Tuesday, 14 April 2020

The whole-genome sequencing

whole-genome sequencing


Development of molecular biology DNA whole-genome sequence is the basis pair of highly automated and useful for DNA analysis sequencingThe ultimate physical map is the base-pair sequence of an entire genome. In the early days of molecular biology, all sequencing was done manually, and was, therefore, both time- and labor-intensive the development of machines to automate this process increased the rate of sequence generation.

On a larger scale, it is useful for high-automated computer analysis and sequencing for genome sequencing. One such genome sequencing, which baffles technology science, in a few hours, an automated Sanger sequencer can sequence the same number of base-pairs that a technician can manually sequence up to 50,000 bp a year. With the current generation of sequencing technology described in the previous chapter, the rate of sequence generation is now five orders of magnitude greater than when the human genome was sequenced with automated Sanger sequencers. 

Genome sequencing requires larger molecular clones

To isolate DNA from an organism, it would be ideal to add in a sequencer, then in a week or two to take a computer-generated printout of the genome sequence, a process that is not straightforward. Sequencers for DNA segments provide precise sequences of up to 800 bp. However, errors are possible. To reduce errors, each causal clone can be sequenced 5–10 times.


Artificial chromosomes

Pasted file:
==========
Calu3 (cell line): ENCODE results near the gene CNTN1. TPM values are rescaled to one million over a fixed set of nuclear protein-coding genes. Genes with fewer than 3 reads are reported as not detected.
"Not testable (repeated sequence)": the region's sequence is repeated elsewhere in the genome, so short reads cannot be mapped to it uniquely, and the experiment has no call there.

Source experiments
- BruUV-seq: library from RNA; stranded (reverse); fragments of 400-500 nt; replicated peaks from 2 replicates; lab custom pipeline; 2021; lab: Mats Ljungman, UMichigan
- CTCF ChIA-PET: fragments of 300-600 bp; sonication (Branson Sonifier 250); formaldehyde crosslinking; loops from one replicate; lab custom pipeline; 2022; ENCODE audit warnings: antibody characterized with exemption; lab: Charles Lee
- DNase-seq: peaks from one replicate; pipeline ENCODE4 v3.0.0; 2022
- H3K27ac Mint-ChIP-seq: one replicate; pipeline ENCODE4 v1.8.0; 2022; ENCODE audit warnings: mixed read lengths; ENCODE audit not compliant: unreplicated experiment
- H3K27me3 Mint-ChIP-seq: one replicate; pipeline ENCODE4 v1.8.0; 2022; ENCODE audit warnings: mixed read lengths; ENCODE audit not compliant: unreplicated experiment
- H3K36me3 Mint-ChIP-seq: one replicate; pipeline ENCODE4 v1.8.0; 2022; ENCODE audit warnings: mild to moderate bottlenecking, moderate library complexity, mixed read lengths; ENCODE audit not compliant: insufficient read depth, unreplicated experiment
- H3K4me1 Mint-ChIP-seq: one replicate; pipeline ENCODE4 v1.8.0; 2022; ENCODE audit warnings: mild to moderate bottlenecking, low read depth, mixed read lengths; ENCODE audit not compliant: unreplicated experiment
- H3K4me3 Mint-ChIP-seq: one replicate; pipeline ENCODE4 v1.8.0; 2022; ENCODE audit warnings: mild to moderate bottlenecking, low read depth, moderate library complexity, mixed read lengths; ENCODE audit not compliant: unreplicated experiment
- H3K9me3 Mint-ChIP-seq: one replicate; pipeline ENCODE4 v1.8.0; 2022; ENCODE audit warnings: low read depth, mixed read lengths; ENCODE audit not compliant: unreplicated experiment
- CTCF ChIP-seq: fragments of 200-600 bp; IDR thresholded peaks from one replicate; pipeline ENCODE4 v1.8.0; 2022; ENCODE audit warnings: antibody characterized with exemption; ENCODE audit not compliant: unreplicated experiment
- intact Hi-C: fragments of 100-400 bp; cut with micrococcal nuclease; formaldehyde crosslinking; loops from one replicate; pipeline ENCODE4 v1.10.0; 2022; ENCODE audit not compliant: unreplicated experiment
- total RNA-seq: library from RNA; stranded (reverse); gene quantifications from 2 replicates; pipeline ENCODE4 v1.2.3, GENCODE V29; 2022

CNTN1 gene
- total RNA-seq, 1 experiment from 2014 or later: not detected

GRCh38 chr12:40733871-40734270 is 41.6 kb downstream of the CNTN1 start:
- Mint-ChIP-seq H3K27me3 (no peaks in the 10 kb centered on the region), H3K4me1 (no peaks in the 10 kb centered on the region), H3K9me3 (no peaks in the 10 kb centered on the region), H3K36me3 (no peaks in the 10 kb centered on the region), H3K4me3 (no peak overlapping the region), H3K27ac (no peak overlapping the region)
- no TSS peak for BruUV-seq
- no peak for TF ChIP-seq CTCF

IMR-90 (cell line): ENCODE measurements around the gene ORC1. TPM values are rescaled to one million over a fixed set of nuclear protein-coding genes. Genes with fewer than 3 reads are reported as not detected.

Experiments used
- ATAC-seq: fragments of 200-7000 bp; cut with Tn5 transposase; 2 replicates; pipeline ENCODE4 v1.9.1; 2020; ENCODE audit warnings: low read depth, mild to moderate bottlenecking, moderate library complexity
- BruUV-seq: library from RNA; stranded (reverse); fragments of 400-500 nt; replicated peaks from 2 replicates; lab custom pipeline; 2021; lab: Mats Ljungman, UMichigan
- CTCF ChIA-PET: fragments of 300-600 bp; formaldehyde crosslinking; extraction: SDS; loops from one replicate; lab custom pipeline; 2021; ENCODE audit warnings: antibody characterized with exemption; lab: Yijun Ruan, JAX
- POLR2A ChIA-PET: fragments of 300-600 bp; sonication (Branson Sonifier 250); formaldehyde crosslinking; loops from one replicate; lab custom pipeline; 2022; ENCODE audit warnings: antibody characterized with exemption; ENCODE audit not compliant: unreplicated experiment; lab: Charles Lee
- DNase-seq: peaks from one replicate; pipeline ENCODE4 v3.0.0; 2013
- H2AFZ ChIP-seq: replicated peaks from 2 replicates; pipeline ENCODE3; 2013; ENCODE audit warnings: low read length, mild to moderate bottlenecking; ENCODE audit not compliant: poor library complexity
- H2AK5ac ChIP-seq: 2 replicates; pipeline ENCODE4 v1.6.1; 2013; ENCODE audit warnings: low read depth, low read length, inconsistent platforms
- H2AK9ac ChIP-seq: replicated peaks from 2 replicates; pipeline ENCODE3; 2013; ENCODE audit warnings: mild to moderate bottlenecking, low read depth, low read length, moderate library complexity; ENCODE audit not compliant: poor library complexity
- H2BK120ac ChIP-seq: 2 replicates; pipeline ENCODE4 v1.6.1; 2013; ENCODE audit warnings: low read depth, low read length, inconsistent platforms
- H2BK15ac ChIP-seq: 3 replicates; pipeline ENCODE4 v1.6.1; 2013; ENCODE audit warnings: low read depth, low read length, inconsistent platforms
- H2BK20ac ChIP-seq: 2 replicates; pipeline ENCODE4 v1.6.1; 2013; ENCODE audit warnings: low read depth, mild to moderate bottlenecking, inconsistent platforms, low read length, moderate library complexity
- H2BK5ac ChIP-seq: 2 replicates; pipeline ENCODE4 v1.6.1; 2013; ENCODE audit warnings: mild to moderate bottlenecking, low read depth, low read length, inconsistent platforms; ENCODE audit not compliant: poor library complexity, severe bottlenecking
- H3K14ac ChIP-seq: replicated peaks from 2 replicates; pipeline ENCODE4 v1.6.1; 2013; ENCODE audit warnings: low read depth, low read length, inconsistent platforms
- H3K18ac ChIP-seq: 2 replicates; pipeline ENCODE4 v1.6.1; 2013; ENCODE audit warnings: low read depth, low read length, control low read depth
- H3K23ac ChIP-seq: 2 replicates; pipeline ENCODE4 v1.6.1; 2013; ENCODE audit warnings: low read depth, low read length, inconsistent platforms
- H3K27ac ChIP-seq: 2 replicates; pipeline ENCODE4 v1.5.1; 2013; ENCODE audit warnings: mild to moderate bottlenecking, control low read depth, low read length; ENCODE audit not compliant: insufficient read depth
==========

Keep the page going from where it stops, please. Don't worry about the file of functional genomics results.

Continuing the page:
The development of artificial chromosomes of DNA has allowed scientists to clone large fragments. The first generation of these new vectors were yeast artificial chromosomes (YACs). The centromere sequence and they are constructed using the origin of replication, then foreign DNA is added to it. The origin of this replication is allowed to replicate independently of the rest of the artificial chromosome genome, and the centromere sequences make the chromosome stable.

YACs are used to clone large pieces of DNA, they had several drawbacks, including the tendency to rearrange portions of DNA by deletion. Despite these difficulties, YAC was used for physiological construction by restriction enzyme digestion of YAC DNA.

Artificial chromosomes are most commonly used in E-coli, especially for large-scale sequencing. These bacterial synthetic chromosomes (BACs) accept bacterial DNA plasmid BAC vectors between 100 and 200 km of DNA inserts. The downside of BAC vectors is that, like chromosomes, bacteria are kept as one copy while plasmid vectors are present in high copy numbers.


Human artificial chromosomes

Human DNA can present in cells from large areas of the human artificial chromosome. These artificial chromosomes are usually constructed by fragmentation of chromosomes with centromere sequences. Some circulars may still separate correctly during mitosis up to 98% of the time. The construction of linear human artificial chromosomes is not yet possible.

Whole-genome sequencing is approached in two ways: clone-by-clone and shotgun

Sequencing an entire genome is an enormous task. Two ways of approaching this challenge have been developed: one that approaches the sequencing one step at a time, and another that attempts to take on the whole thing at once and depends on computers to sort out the data. The two techniques grew out of competing projects to sequence the human genome.

Clone-by-clone sequencing

The cloning of large inserts in BACs facilitates the analysis of entire genomes. Creating a physical map, and then a strategy commonly adopted for subsequent sequencing is used to place the site of the first BAC clones.

Clone-by-clone sequencing

Figure. The clone-by-clone method uses large clones assembled into overlapping regions by STSs. Once assembled, these can be fragmented into smaller clones for sequencing.